Conclusion and Recommendation

The demand for food is rapidly growing not just in Africa but worldwide as a result of population upsurge. Agriculture is expected to play a significant role in feeding the swelling population which is anticipated to hit 9.6 billion by 2050 (Mensah et al., 2016). Even so, it is anticipated to remain a significant source of income for many Africans since it represents a substantial portion of economic output for most countries. In Africa, the sector encompasses mainly small-scale farming where few livestock are reared and diverse crop varieties of low yields cultivated in small plots. Primarily, these crops include root crops such as cassava, yams and sweet potatoes. Other food crops include maize, sorghum, millet, rice although some countries produce cash crops such as tea, cocoa, coffee, and sugar. The fact that cultivated land is non-irrigated and agricultural inputs such as fertilizers and pesticides are used sparingly makes the sector fairly productive leading to food insecurity and large imports of staple foods. However, there are various impediments of agricultural productivity in the continent such as reliance on rain-fed agriculture, market failures, inefficient policies and institution factors and inefficient research on suitable crop varieties and livestock breeds that fit the ecological conditions. Very little is done by the African governments to revolutionize the sector leading to stagnation of productivity despite the escalating demand.

However, several strategies ought to be implemented to change the current situation. It is essential to address the ecological factors by taking into account specifics of the African climate conditions, soil type and appropriate crop varieties and livestock breed. This will entail extensive research to develop and promote high-yield crops and animal breeds suitable for every corner of the continent. National governments should devote to commit 10% of their budgets to the agricultural sector. As a result, better water management will be supported to promote irrigation and reduce reliance on rain-fed agriculture. Besides, there is a need for the African governments to establish effective policies and institutional framework to abate the distortions and take advantage of new technological opportunities. Land reforms along with the development of financial instruments should be tailored to agricultural production cycle to enhance technology adoption as well as increase the usage of intermediate inputs. Although there is production knowledge, market and geographic information already used in Africa, there is a need for further enhancement and adoption of ICT innovations in production cycles. Moreover, there is a need for biotechnology skills to enhance large-scale implementation of farming systems across the continent. This way, the continent will surely meet the demand for agricultural produce and realize the benefits it comes with altogether.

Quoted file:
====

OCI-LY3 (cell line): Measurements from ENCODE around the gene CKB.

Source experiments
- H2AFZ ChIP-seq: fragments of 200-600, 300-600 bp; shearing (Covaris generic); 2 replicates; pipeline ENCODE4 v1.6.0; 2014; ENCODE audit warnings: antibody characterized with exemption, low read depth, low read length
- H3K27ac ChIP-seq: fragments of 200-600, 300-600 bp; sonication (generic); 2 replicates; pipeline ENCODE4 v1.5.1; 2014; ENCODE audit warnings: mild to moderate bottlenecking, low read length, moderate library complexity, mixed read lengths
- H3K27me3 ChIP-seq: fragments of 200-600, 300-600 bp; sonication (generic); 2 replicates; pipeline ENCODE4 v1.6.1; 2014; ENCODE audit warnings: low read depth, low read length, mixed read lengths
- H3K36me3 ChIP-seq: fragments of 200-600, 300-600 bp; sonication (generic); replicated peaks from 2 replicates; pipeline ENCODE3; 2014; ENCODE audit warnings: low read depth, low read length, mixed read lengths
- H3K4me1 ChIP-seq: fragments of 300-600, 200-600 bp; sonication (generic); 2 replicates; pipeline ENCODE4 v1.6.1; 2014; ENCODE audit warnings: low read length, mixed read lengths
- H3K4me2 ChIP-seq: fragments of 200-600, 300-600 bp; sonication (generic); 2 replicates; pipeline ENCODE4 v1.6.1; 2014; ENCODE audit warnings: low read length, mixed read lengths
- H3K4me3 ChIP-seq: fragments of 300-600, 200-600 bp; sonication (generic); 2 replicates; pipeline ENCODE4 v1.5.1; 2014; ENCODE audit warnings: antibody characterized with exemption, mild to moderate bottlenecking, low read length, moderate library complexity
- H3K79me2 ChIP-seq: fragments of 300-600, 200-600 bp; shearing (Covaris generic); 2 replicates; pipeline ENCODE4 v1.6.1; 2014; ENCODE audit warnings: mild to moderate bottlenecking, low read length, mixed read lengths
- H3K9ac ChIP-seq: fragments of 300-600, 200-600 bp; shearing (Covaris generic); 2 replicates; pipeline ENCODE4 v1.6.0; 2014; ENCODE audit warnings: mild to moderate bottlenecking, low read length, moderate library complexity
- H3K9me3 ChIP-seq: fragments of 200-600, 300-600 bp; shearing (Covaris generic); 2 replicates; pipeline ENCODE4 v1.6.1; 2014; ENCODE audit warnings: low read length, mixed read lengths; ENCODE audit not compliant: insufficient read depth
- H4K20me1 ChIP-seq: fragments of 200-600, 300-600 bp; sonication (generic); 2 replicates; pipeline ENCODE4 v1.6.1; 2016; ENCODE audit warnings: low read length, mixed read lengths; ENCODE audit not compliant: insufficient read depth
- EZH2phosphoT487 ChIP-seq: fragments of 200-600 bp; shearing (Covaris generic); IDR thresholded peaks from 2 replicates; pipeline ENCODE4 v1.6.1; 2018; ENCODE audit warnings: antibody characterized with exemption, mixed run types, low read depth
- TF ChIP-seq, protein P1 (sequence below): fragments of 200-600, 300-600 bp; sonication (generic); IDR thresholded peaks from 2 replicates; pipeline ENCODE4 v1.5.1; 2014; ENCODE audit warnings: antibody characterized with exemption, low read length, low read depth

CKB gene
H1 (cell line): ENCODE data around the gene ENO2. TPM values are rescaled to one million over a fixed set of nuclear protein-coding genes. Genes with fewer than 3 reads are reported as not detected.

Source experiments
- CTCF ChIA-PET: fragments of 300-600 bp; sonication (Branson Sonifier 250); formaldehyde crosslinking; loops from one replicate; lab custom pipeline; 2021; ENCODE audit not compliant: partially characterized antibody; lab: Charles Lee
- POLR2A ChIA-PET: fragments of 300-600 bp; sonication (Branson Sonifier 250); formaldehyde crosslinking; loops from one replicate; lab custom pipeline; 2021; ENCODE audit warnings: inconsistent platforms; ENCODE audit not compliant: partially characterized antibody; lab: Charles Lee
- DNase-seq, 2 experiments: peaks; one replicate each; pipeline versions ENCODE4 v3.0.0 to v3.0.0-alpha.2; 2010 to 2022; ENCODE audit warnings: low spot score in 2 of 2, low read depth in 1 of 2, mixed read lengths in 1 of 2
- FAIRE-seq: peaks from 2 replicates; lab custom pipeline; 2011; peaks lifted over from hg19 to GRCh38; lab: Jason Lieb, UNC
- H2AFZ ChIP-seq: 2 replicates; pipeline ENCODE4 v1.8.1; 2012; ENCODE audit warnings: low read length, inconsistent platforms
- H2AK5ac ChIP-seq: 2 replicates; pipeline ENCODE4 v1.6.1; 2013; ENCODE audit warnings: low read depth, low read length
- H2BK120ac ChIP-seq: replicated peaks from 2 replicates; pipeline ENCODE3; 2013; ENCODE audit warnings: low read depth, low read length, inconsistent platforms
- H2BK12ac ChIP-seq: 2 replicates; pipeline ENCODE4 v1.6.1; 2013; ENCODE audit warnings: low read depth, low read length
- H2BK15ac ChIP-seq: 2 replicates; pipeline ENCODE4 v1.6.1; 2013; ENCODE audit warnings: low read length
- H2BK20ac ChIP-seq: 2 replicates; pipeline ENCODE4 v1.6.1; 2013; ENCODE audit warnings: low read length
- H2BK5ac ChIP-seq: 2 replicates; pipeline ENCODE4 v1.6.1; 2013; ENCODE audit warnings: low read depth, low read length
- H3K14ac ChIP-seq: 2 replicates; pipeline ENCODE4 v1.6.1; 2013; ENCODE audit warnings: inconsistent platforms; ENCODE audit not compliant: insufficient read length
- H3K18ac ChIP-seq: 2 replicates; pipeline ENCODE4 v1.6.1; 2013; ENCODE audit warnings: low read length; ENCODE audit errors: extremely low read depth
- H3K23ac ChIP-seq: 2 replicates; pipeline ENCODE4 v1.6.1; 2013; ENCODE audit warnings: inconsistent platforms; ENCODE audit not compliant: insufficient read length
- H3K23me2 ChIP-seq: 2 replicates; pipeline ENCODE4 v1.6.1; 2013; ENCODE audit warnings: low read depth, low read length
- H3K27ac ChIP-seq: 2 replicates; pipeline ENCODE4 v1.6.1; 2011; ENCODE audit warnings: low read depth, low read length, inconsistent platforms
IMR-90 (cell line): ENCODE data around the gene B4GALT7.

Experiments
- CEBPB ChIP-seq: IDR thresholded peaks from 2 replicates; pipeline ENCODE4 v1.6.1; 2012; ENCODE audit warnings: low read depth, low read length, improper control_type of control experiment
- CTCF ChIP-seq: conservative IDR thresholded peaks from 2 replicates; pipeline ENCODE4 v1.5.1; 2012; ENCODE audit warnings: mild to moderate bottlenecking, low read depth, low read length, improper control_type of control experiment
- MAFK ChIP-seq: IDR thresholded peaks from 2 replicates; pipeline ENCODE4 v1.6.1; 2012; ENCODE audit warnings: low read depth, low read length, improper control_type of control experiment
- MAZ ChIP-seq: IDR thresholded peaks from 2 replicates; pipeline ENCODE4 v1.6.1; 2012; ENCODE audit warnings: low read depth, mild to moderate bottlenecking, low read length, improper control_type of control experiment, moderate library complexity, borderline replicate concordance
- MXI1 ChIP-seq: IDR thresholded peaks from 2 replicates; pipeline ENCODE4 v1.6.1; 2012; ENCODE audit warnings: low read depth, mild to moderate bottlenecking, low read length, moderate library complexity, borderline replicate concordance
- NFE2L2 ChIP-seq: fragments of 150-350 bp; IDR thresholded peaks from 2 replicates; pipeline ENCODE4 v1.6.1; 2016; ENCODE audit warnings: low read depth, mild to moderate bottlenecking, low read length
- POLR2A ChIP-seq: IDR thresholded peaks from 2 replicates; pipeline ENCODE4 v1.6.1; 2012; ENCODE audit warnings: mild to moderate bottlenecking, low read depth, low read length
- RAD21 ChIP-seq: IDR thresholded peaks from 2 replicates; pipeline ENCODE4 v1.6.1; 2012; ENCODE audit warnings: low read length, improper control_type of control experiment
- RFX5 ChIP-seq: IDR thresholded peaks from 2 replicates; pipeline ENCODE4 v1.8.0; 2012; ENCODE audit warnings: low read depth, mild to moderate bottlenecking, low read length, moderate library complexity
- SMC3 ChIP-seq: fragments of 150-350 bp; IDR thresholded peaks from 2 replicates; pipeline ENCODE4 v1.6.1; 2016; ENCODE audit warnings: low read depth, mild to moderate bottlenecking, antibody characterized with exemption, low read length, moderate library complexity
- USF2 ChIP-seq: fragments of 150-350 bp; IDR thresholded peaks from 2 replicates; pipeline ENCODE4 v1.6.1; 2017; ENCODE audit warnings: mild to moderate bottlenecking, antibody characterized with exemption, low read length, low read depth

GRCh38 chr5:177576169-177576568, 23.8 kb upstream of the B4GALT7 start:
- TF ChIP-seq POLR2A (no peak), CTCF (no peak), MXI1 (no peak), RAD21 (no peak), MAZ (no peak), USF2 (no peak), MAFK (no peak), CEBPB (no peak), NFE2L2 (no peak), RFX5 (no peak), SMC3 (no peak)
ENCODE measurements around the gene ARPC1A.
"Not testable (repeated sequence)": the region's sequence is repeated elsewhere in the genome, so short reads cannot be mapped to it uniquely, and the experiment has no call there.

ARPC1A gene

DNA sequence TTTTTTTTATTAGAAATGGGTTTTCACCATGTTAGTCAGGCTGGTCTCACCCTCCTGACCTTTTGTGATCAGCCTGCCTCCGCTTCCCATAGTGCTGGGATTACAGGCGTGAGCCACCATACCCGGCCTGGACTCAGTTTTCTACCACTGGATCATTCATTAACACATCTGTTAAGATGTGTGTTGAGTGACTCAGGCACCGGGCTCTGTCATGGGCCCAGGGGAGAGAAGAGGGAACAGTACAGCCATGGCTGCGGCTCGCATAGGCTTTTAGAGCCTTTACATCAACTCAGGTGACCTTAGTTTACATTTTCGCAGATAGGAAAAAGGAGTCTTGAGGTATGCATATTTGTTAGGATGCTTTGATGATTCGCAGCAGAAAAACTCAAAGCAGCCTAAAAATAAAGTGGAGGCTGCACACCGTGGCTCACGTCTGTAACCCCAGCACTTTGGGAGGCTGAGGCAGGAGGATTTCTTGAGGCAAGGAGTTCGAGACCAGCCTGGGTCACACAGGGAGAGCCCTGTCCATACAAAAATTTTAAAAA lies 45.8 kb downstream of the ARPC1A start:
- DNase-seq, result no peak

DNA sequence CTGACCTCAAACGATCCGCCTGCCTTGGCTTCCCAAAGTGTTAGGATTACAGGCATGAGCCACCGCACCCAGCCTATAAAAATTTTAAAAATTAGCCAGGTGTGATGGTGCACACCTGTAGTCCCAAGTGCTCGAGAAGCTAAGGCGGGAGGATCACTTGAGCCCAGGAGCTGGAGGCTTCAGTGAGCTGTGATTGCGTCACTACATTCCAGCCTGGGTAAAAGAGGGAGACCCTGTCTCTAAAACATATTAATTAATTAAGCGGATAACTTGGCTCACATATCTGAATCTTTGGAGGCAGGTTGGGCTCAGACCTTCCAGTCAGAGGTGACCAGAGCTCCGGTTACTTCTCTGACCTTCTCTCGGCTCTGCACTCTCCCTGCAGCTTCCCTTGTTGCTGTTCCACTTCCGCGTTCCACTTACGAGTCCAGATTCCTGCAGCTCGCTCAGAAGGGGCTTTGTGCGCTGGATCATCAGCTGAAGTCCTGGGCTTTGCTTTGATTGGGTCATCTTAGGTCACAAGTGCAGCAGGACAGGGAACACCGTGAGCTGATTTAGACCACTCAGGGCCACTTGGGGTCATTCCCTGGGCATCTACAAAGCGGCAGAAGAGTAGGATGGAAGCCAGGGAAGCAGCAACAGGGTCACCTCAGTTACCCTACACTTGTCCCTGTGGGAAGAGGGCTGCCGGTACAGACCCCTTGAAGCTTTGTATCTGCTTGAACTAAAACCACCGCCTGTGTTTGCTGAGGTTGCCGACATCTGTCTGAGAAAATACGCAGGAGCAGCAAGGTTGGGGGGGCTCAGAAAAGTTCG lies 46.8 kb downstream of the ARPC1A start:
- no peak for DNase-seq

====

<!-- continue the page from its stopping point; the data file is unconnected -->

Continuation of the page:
Chauvin, N., Mulangu, F. and Porto, G. (2012). Food Production and Consumption Trends in Sub-Saharan Africa: Prospects for the Transformation of the Agricultural Sector. Regional Bureau for Africa. United Nations Development Programme.

Demeke, M. (2013). Understanding the performance of food production in sub-Saharan Africa and its implications for food security. Journal of Development and Agricultural Economics, 5(11), pp.425-443.

Maponya, P. and Mpandeli, S. (2012). Climate Change and Agricultural Production in South Africa: Impacts and Adaptation Options. Journal of Agricultural Science, 4(10).

Mensah, E., Almas, L., Guerrero, B., Lust, D. and Ibrahimov, M. (2016). Agriculture and the State of Food Insecurity in Western Africa.

Moyo, J. M., Bah, E. H. M., & Verdier-Chouchane, A. (2015). Transforming Africa’s agriculture to improve competitiveness. The Africa competitiveness report 2015, 37.

Njeru, E. (2013). Crop Diversification: A Potential Strategy To Mitigate Food Insecurity by Smallholders in sub-Saharan Africa. Journal of Agriculture, Food Systems, and Community Development, pp.1-7.

Pachpute, J. (2010). A package of water management practices for sustainable growth and improved production of the vegetable crop in labor and water scarce Sub-Saharan Africa. Agricultural Water Management, 97(9), pp.1251-1258.

Stevens, C. (2003). Food Trade and Food Policy in Sub-Saharan Africa: Old Myths and New Challenges.Development Policy Review, 21(5-6), pp.669-681.